Changes to Canadian electoral law – how does it affect you?

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Essentially, Bill C-23 changes the rules for voters, candidates, parties and the people whose job it is to make sure elections are fair. Ottawa says it will boost penalties for offences, reduce voter fraud and empower political parties, as opposed to Elections Canada, to drive voter turnout. For some voters, it means it’ll be harder to cast a ballot – a voter will no longer be able to have someone vouch for his or her identity, a system the government argues is too vulnerable to fraud.

Political parties will also get an amalgamated list showing if you voted or not, but not who you voted for, while Elections Canada will no longer be able to run advertising campaigns encouraging people to vote. Who’s behind it? Pierre Poilievre – Canada’s Minister of State for Democratic Reform and, at 34, among the youngest faces in cabinet.

Mr. Poilievre has tirelessly stumped for the bill in interviews and in the House of Commons. His go-to line is that the bill gives investigators a “sharper teeth, longer reach and a freer hand.” Many of the changes are meant to reduce fraud and rein in Elections Canada, which he says has failed to boost voter turnout.

What are the changes?

There are a lot. If you have time on your hands and a knack for legalese, you can read the bill for yourself here and look at some of Chief Electoral Officer Marc Mayrand’s more detailed objections here and here.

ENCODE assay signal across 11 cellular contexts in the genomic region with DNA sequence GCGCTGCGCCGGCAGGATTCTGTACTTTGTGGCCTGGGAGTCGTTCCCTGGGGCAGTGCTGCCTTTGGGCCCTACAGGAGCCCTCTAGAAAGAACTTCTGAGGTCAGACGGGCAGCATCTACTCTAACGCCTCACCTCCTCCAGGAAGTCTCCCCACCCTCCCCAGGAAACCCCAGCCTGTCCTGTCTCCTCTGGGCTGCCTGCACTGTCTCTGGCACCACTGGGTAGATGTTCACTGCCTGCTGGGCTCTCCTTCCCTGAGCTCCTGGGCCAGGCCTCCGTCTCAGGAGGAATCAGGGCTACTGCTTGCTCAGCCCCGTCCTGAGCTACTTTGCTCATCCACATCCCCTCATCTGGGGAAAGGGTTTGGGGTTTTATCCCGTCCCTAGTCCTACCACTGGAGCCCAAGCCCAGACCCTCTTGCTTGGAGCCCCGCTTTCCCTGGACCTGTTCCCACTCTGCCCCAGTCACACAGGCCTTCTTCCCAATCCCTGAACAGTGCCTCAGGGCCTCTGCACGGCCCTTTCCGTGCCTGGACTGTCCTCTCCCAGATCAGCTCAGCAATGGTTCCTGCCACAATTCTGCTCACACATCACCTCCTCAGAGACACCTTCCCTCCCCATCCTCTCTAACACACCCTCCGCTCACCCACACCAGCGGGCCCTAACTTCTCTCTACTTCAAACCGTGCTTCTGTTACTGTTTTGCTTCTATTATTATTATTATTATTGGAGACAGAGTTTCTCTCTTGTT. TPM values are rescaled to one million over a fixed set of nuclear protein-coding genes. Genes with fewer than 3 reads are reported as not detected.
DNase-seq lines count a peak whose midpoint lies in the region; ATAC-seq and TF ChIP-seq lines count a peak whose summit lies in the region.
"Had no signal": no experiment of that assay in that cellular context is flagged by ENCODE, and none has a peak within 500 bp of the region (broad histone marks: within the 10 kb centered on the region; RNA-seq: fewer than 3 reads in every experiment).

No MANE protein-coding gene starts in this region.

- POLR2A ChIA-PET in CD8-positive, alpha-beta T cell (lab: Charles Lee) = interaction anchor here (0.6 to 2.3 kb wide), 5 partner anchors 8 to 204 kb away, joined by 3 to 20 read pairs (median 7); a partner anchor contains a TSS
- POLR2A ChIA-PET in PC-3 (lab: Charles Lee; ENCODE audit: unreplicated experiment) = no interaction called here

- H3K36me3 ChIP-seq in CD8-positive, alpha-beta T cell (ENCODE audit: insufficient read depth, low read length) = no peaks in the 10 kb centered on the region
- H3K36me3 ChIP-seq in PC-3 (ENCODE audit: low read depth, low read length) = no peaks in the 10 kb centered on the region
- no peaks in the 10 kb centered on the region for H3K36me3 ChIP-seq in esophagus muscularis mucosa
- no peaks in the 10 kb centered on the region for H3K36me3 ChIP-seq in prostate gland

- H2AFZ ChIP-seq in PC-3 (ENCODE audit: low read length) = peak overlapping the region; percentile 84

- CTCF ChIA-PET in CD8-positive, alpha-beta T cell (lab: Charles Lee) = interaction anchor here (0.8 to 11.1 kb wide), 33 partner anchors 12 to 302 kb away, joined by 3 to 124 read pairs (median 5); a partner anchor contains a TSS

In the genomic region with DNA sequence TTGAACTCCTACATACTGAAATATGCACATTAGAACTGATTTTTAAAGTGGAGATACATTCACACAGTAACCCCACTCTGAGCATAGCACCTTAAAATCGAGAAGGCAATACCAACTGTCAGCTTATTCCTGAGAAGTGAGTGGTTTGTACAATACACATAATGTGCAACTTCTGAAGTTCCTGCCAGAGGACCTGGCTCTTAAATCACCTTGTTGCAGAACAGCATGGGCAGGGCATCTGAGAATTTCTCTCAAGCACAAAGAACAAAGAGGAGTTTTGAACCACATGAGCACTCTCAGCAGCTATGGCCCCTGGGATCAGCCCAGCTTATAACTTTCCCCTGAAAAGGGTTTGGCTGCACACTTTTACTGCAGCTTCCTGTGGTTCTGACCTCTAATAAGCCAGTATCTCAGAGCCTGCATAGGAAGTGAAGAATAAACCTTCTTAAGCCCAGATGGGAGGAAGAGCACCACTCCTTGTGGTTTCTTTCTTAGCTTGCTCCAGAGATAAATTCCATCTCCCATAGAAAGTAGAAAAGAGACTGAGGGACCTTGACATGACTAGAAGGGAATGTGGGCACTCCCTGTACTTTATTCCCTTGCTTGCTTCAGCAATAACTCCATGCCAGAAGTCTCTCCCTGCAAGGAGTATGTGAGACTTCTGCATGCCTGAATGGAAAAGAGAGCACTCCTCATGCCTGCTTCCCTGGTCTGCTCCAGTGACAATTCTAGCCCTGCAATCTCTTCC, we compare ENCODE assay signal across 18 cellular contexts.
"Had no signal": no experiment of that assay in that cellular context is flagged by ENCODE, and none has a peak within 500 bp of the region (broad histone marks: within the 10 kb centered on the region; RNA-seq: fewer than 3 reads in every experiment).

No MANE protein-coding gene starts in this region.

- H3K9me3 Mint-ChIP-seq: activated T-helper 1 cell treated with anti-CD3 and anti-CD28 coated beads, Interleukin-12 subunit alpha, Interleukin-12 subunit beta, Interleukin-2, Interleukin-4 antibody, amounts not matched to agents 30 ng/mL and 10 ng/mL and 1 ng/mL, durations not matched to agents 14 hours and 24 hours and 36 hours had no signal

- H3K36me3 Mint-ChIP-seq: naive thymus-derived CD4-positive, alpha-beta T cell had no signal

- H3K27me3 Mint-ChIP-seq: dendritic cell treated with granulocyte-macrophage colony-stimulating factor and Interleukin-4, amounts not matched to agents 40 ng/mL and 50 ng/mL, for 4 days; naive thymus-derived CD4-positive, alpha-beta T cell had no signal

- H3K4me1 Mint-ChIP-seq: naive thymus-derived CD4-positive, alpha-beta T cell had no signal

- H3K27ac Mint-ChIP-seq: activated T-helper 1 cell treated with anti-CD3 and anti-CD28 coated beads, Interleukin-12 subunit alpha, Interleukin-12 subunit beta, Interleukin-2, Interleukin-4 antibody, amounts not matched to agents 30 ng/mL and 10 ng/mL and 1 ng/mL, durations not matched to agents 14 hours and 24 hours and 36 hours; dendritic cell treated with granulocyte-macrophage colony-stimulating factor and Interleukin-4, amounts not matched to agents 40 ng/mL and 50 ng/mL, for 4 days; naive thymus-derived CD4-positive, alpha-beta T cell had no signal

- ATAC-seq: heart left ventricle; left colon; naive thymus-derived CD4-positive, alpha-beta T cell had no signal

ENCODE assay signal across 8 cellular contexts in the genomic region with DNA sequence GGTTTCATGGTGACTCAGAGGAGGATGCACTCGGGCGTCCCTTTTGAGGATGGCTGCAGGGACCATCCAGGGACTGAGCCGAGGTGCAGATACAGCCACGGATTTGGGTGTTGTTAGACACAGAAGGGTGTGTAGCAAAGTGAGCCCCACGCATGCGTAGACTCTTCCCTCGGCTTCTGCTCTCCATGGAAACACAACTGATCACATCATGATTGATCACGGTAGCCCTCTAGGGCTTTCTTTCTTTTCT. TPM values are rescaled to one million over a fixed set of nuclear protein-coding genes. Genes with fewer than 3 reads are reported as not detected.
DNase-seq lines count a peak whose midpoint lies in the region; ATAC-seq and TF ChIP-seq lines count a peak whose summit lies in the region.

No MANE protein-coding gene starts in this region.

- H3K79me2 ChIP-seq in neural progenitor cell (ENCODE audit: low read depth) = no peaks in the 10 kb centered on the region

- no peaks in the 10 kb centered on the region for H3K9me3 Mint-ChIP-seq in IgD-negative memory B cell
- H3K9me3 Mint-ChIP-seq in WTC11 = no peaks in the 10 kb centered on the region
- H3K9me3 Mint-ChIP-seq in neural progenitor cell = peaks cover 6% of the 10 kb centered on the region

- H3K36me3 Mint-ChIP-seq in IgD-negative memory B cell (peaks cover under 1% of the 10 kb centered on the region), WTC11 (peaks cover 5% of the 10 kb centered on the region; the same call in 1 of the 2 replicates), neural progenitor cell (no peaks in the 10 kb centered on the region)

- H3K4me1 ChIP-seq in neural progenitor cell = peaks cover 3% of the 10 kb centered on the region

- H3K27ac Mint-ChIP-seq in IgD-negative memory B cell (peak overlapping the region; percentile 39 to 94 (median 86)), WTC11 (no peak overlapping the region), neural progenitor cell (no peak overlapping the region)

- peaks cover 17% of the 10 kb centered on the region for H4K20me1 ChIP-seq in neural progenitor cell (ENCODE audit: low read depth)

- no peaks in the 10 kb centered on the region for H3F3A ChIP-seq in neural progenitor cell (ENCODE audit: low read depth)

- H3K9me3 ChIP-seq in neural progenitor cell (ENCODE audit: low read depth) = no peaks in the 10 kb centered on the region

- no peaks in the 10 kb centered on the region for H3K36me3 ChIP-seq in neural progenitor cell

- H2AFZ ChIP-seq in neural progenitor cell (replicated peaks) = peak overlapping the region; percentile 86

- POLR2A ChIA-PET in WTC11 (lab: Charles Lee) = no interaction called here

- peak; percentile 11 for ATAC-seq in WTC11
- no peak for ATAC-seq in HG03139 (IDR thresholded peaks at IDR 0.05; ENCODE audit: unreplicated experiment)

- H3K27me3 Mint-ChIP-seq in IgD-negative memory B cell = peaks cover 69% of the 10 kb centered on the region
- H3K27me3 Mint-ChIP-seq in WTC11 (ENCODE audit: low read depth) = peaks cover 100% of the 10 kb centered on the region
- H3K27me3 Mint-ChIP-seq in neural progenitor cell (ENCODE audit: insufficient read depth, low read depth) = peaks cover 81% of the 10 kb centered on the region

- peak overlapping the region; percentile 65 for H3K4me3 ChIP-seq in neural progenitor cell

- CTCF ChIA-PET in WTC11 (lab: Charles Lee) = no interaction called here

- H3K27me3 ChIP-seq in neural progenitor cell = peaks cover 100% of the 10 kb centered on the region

But we’ll give you the (kind of) short version. 1. Vouching Under the current rules, “vouching” is the sort of voter-ID catch-all. If you don’t have the proper ID, a voter in your polling area can vouch for you so you can still cast a ballot. The list of ways to vote is here. Yes, it raises a question: “Who doesn’t have any ID?” Roughly 120,000 voters in 2011 didn’t, or about 1 per cent of voters.

The Chief Electoral Officer says it’s often a case of someone who can prove their identity but not their current address, specifically – such as a student or someone who has moved. The bill also eliminates using a voter information card (the thing you get in the mail saying where to vote) as a way to corroborate where you live, which about 400,000 people did in 2011.

Axing these two options essentially raises the bar on what’s required to cast a ballot, though an extra day of advance voting is being added. Both the current and former chief electoral officer have called, unequivocally, for vouching to be kept, as have provincial and territorial counterparts.

The chief electoral officer of Ontario, which doesn’t have vouching but does allows use of the voter card, has said it’s best to have one if not the other. This proved to be a lightning rod for  controversy, and is one of the areas where the Conservatives (kind of) backed down. They’ll still axe vouching but will introduce an oath system instead – a voter who has ID, but can’t prove a current address, can sign an oath to where to they live. If another valid voter signs a second oath, essentially backing up the first voter’s address, the first voter is given a ballot. The NDP and Liberals supported the amendment, but more because it restored at least something – they warn people could still be turned away on voting day. (Courtesy of Globe & Mail)

 

 

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